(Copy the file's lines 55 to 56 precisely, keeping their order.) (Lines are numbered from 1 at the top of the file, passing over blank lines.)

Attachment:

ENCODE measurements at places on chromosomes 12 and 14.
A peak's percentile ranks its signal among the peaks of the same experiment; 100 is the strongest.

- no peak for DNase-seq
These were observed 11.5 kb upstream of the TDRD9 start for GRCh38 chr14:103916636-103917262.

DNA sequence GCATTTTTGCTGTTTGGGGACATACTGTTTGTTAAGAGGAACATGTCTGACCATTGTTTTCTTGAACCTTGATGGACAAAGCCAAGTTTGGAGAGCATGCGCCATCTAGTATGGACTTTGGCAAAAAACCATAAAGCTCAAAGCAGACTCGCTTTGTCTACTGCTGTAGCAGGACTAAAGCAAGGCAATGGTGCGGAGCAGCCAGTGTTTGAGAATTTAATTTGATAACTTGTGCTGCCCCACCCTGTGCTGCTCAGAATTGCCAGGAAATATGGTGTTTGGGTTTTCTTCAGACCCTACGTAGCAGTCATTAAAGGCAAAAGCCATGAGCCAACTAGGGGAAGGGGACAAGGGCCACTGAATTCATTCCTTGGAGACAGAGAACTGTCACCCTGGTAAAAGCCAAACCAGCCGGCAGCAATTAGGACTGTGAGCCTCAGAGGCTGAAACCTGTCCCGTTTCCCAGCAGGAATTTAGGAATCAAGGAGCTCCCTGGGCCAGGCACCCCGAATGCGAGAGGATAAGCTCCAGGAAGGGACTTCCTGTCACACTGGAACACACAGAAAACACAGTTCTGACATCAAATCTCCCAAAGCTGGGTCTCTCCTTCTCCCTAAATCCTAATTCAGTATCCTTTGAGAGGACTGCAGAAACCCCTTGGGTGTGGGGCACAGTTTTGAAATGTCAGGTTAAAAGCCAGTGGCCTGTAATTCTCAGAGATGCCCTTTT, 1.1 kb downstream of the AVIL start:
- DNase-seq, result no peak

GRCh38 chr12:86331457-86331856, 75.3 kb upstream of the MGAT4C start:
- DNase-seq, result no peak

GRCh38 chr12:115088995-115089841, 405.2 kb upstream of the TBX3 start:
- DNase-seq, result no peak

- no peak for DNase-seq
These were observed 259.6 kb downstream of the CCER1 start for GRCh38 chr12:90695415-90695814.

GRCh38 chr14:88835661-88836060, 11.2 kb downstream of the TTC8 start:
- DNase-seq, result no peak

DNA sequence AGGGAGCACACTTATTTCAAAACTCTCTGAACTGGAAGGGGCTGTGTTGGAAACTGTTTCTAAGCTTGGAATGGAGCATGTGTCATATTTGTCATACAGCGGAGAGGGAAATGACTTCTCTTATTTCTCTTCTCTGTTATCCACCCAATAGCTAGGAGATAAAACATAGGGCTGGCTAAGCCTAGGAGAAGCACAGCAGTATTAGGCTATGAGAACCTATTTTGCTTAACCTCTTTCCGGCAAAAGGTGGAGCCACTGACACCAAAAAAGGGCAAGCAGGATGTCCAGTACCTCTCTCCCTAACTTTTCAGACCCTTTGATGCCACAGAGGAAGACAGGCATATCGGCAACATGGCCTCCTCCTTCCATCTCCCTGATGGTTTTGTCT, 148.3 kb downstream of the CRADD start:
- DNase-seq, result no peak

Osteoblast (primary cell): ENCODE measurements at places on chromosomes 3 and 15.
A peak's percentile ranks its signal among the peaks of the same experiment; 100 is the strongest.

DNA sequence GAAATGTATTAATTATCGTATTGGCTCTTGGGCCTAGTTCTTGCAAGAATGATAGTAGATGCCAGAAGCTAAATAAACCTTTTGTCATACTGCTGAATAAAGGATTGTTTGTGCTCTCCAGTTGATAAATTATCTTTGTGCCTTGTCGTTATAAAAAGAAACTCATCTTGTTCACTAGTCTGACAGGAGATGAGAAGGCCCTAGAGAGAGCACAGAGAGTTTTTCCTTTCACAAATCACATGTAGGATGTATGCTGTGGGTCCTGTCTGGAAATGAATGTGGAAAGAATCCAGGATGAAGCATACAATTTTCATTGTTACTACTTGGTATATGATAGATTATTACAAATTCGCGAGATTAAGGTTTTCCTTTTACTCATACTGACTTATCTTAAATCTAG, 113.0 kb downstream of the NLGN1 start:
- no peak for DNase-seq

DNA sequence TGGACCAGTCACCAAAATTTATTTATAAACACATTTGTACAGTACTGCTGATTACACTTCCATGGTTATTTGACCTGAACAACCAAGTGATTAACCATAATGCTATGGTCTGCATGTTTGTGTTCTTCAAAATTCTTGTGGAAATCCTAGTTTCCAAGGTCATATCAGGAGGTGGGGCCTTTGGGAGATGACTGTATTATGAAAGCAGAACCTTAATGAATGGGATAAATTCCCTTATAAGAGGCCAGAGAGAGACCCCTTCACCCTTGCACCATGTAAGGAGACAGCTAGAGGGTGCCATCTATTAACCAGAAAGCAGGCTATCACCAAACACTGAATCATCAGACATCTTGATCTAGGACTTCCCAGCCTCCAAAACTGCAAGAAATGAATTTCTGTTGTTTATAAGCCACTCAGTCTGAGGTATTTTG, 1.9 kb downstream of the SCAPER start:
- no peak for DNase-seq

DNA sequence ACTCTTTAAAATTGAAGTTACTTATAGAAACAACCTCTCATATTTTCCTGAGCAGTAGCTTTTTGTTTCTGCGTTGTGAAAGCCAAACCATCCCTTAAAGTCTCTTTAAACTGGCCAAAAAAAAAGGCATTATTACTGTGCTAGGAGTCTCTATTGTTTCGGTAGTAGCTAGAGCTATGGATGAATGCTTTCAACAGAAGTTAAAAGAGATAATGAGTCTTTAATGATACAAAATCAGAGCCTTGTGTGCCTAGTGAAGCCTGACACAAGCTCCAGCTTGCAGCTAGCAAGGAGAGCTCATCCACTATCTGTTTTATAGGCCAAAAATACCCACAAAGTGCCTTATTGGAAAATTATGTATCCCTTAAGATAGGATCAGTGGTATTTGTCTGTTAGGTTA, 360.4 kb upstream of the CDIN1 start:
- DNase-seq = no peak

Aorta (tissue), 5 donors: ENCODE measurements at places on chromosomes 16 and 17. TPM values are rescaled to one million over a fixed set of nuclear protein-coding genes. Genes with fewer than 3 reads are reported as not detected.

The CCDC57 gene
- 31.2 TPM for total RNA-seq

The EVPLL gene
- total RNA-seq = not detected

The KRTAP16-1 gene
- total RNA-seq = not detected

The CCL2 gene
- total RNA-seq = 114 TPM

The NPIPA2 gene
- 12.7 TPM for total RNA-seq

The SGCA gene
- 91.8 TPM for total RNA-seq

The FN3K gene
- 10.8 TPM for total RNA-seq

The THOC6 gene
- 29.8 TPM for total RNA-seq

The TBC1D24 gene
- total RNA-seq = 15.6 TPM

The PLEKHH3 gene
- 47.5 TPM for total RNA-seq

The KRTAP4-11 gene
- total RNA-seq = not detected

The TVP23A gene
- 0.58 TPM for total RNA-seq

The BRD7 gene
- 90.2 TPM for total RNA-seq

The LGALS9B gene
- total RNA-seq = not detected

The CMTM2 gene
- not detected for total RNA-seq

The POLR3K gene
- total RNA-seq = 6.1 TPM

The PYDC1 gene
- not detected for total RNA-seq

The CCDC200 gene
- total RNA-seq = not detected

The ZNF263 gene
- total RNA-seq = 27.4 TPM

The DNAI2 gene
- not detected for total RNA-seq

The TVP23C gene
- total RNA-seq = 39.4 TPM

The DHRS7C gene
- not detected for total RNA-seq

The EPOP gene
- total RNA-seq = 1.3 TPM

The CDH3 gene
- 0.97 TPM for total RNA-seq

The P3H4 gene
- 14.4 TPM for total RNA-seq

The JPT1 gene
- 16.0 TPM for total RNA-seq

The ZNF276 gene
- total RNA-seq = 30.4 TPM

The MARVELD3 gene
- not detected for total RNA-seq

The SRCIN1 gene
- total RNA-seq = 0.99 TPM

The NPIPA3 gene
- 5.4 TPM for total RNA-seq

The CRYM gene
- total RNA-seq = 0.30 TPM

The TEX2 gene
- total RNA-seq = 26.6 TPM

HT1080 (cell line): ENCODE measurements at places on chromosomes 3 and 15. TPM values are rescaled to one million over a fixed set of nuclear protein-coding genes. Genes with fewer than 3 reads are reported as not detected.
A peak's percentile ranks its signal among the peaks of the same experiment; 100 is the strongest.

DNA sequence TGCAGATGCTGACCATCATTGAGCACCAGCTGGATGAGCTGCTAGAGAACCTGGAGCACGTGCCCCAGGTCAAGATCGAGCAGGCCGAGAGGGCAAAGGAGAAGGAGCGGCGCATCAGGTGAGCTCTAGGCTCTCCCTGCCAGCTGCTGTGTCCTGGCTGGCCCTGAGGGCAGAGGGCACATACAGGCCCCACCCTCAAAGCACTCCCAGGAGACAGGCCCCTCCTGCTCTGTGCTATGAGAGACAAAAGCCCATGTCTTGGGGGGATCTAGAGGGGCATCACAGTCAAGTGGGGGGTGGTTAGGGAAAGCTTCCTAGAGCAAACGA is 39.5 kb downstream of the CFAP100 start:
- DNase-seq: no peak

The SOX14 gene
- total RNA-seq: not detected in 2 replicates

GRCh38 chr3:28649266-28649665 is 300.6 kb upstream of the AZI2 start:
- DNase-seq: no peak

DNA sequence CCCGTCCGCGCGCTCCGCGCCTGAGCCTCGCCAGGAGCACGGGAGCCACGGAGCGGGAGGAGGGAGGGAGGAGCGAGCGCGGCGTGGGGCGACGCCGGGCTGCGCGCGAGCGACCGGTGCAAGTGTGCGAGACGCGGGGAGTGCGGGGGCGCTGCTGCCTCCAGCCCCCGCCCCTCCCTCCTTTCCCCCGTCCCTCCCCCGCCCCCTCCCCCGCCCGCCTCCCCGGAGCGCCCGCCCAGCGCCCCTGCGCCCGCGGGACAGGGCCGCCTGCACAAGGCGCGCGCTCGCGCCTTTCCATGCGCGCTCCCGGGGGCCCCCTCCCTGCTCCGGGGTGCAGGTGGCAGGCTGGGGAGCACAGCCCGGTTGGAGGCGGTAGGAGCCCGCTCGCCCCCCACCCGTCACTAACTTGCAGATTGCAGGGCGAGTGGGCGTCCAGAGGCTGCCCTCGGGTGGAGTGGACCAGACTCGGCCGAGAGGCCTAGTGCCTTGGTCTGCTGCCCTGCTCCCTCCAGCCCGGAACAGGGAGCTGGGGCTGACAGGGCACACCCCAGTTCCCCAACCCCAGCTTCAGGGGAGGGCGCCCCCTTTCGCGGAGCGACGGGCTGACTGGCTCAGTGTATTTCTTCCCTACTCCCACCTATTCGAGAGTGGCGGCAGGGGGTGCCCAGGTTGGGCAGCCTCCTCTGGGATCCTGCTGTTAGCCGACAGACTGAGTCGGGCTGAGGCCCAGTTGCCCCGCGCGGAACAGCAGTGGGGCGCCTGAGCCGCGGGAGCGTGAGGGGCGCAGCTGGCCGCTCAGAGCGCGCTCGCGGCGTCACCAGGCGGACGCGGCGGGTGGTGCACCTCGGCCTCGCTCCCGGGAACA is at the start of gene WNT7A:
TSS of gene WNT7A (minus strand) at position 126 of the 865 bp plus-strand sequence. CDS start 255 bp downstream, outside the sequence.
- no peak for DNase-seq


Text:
- not detected for total RNA-seq

The POLR3K gene